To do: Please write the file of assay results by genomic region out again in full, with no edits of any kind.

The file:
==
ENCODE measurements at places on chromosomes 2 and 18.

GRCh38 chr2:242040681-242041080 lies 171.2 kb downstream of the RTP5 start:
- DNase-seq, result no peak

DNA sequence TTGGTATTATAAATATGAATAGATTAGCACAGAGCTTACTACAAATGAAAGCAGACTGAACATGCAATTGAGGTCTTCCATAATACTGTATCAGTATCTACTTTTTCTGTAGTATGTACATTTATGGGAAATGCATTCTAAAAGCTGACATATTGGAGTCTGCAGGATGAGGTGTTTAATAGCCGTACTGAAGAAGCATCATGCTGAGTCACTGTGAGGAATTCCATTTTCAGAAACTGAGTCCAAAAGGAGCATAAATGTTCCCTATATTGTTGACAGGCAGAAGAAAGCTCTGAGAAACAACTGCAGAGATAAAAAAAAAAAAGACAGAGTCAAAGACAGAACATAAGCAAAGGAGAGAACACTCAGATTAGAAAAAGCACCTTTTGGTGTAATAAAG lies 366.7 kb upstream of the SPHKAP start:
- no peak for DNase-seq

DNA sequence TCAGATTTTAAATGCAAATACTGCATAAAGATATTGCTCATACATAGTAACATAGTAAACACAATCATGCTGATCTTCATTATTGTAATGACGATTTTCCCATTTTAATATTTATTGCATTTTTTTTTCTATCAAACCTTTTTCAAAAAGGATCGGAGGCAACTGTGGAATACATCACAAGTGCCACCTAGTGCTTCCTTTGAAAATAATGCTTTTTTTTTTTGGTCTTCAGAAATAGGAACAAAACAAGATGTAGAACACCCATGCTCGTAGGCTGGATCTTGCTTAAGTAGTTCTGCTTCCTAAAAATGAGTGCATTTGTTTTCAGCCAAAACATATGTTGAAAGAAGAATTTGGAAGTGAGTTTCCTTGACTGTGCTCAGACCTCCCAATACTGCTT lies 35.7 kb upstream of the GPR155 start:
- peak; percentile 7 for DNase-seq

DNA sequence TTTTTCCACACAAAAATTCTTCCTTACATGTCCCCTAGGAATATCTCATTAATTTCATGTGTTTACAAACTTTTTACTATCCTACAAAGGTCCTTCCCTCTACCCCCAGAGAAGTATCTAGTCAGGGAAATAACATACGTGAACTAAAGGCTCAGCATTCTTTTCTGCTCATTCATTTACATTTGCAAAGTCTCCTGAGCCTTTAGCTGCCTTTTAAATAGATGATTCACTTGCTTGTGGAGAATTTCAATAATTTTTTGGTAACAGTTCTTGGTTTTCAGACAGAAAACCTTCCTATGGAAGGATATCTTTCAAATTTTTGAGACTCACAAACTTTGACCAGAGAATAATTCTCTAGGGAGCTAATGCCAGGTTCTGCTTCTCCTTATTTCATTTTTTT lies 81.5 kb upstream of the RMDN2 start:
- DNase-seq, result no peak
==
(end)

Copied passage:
ENCODE measurements at places on chromosomes 2 and 18.

GRCh38 chr2:242040681-242041080 lies 171.2 kb downstream of the RTP5 start:
- DNase-seq, result no peak

DNA sequence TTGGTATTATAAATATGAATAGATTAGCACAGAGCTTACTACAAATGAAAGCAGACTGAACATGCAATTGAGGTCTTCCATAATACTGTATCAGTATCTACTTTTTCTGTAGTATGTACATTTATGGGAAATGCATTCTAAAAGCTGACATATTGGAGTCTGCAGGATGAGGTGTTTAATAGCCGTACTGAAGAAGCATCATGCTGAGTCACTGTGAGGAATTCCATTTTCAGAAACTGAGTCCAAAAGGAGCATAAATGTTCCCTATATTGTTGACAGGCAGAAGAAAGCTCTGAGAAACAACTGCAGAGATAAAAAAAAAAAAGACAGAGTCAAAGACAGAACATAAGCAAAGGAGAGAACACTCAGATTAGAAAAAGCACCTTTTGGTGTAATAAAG lies 366.7 kb upstream of the SPHKAP start:
- no peak for DNase-seq

DNA sequence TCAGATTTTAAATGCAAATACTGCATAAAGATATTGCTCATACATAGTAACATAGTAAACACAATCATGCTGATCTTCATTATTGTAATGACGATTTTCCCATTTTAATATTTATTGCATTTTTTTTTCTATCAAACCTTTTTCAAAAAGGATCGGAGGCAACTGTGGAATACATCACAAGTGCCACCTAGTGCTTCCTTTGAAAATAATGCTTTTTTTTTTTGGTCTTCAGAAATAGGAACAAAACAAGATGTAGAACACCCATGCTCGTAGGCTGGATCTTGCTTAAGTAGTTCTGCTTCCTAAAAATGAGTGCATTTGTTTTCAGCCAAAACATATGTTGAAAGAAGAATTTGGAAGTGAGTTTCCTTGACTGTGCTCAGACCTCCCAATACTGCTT lies 35.7 kb upstream of the GPR155 start:
- peak; percentile 7 for DNase-seq

DNA sequence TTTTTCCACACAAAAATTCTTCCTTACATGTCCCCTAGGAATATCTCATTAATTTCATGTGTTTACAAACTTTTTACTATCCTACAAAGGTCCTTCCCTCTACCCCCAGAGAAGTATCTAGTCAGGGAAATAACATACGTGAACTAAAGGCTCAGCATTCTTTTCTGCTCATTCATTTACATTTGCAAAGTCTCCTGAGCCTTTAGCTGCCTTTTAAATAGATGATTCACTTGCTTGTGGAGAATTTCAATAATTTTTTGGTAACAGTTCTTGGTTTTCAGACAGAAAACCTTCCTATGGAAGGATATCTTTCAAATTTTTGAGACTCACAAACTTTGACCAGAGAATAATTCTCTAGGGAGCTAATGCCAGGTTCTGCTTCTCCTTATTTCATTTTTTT lies 81.5 kb upstream of the RMDN2 start:
- DNase-seq, result no peak